How to Prepare your company for the Close of the Plan Year and Welcome the New Year in Your 401(k) Plan

Financial Planning Dentist

As the current year draws to a close, plan sponsors overseeing 401(k) plans have several essential tasks to complete to ensure a smooth transition from the old plan year to the new one. This guide provides insights into what you can expect and how to prepare effectively for the upcoming year. With InSight, plan years align with the calendar year, making January 1 the starting point for the new plan year.

Before Year-End

Some elements of your tax mitigation and 401(k) planning strategy must be completed before the Dec 31st deadline. Consult your AIF®, CPA®, and CFP® today to make sure these are noted and can be completed by year-end:

Elect Final Contributions

For individuals with self-employed income, confirming owner’s draw elections by the December 31 deadline is essential, and this requirement extends to more than just owner’s draws. 

It also encompasses bonuses and other spot compensation that employees want to count in this year’s contributions. This deadline is significant because it impacts how these additional forms of income are allocated within the 401(k) plan. Even if participants intend to allocate these contributions to the following year for the current plan year, adhering to the December 31 deadline ensures that these funds are correctly accounted for and accounted for in the appropriate tax year. 

Bonuses and spot compensation, often received at year-end or sporadically, should not be excluded from 401(k) contributions. It’s crucial to communicate to plan participants that they have the opportunity to temporarily adjust their deferral rates via their dashboards before payroll processing, allowing them to make informed decisions about their retirement savings in light of these variable income sources.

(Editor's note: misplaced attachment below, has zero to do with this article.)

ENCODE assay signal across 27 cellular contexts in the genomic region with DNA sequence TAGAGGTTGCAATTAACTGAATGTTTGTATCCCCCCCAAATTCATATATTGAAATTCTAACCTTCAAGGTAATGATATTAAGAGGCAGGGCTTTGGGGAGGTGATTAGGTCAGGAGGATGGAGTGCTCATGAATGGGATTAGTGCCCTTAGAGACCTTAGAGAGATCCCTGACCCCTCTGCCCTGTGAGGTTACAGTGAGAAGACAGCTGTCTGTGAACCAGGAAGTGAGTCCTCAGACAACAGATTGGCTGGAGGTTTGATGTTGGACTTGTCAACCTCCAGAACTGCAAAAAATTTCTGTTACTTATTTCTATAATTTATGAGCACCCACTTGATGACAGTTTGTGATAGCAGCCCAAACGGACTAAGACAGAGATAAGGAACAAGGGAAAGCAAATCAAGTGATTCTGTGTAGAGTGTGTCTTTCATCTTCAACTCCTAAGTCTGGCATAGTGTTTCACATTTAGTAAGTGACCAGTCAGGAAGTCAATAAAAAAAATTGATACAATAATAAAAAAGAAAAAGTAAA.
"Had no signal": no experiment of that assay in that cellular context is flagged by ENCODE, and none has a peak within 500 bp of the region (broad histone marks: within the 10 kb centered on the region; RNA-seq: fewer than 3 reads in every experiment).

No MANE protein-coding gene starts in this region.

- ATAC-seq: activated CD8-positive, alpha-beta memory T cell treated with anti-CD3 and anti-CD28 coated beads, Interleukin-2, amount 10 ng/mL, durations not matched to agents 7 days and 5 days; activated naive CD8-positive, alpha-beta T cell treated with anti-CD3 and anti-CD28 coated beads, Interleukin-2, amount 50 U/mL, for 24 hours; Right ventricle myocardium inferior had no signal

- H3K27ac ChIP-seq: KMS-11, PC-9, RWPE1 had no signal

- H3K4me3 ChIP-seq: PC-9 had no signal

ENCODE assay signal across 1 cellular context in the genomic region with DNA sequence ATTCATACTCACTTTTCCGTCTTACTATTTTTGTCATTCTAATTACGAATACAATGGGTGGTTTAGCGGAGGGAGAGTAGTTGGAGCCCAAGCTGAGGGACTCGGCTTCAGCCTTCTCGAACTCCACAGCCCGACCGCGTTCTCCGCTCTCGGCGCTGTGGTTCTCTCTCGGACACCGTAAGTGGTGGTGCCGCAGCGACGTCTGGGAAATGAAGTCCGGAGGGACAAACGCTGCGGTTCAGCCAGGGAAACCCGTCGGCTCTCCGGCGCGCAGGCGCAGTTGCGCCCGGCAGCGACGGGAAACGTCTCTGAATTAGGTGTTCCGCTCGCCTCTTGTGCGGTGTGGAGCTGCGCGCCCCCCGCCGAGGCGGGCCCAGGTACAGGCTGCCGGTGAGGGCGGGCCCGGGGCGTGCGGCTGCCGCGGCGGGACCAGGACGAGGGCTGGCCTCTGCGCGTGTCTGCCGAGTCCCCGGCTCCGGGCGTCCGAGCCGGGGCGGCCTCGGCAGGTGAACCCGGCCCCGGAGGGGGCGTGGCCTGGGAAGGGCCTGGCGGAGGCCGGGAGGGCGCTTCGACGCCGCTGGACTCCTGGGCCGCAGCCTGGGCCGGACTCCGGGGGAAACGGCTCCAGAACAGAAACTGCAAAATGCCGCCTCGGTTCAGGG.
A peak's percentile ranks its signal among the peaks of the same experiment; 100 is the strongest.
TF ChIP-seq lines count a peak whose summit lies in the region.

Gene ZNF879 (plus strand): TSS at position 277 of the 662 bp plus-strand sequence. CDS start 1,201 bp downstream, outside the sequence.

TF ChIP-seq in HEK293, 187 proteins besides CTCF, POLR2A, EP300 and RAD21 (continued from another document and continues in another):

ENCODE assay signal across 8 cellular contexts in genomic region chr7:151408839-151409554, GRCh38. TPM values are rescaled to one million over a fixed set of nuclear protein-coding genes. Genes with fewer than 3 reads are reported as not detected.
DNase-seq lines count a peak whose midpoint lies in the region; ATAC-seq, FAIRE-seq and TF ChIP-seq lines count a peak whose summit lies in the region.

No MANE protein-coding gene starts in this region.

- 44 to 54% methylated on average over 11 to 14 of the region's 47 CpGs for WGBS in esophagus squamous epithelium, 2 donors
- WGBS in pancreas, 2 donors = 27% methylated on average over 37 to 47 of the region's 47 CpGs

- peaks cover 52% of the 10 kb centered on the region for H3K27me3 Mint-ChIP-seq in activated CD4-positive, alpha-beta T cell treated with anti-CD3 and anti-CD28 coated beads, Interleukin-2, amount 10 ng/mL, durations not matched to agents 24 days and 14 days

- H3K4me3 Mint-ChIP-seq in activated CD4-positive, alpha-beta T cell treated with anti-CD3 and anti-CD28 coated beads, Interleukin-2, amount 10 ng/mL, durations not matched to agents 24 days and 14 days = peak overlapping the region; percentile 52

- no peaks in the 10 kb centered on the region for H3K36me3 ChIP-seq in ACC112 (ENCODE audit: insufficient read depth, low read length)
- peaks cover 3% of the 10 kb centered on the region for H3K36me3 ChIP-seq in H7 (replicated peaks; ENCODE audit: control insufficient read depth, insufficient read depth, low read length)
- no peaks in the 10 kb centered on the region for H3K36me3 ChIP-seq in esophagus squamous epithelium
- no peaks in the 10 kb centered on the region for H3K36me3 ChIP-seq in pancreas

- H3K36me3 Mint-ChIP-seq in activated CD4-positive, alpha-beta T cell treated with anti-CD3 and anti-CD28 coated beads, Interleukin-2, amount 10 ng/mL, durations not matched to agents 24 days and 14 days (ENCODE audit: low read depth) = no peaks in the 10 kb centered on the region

Timely compliance with these deadlines ensures transparency and accurate accounting of all forms of income within the 401(k) plan, promoting financial security for participants and regulatory compliance for plan sponsors.

Verify or Update Company Information

Begin by confirming that InSight and the recordkeeper have the most up-to-date and accurate information about your company’s owners and officers. You can achieve this by completing the company information task on your dashboard. If you’ve switched or plan to switch payroll providers, it’s crucial to inform us promptly.

Make sure to review your employee roster, ensuring it includes any new hires and employees who have left your organization.

Monitor Your Compliance Dashboard

Access your compliance dashboard to review projected compliance results via the Compliance Status section on your administrator dashboard. More on Compliance testing is found here.

It’s important to note that Safe Harbor 401(k) plans automatically meet most non-discrimination testing requirements. More on Safe Harbor 401(k) plans can be found here.

Understand End-of-Year Payroll and Annual Limits

Keep in mind that bonus payments cannot be excluded from 401(k) contributions, even if they are paid separately from regular payroll. If participants are due to receive a bonus, inform them that they can temporarily adjust their deferral rates via their dashboards before payroll processing, if desired. Employer nonelective contributions and matches will apply to bonus pay as usual.